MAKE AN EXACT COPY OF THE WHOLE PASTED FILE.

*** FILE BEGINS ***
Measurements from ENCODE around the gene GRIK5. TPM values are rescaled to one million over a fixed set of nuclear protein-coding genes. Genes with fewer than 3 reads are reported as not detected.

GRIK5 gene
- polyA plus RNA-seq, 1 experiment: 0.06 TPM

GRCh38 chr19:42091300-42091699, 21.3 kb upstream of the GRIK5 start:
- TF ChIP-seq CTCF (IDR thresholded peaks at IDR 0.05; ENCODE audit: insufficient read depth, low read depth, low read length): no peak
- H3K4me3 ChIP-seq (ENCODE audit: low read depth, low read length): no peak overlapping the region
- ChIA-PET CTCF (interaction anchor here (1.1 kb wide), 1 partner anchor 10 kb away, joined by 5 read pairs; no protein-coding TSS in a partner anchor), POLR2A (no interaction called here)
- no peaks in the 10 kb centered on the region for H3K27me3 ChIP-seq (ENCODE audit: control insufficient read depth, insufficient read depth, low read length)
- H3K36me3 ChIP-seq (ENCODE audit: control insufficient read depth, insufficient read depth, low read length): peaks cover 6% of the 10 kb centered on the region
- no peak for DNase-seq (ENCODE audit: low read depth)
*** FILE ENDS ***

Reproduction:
Measurements from ENCODE around the gene GRIK5. TPM values are rescaled to one million over a fixed set of nuclear protein-coding genes. Genes with fewer than 3 reads are reported as not detected.

GRIK5 gene
- polyA plus RNA-seq, 1 experiment: 0.06 TPM

GRCh38 chr19:42091300-42091699, 21.3 kb upstream of the GRIK5 start:
- TF ChIP-seq CTCF (IDR thresholded peaks at IDR 0.05; ENCODE audit: insufficient read depth, low read depth, low read length): no peak
- H3K4me3 ChIP-seq (ENCODE audit: low read depth, low read length): no peak overlapping the region
- ChIA-PET CTCF (interaction anchor here (1.1 kb wide), 1 partner anchor 10 kb away, joined by 5 read pairs; no protein-coding TSS in a partner anchor), POLR2A (no interaction called here)
- no peaks in the 10 kb centered on the region for H3K27me3 ChIP-seq (ENCODE audit: control insufficient read depth, insufficient read depth, low read length)
- H3K36me3 ChIP-seq (ENCODE audit: control insufficient read depth, insufficient read depth, low read length): peaks cover 6% of the 10 kb centered on the region
- no peak for DNase-seq (ENCODE audit: low read depth)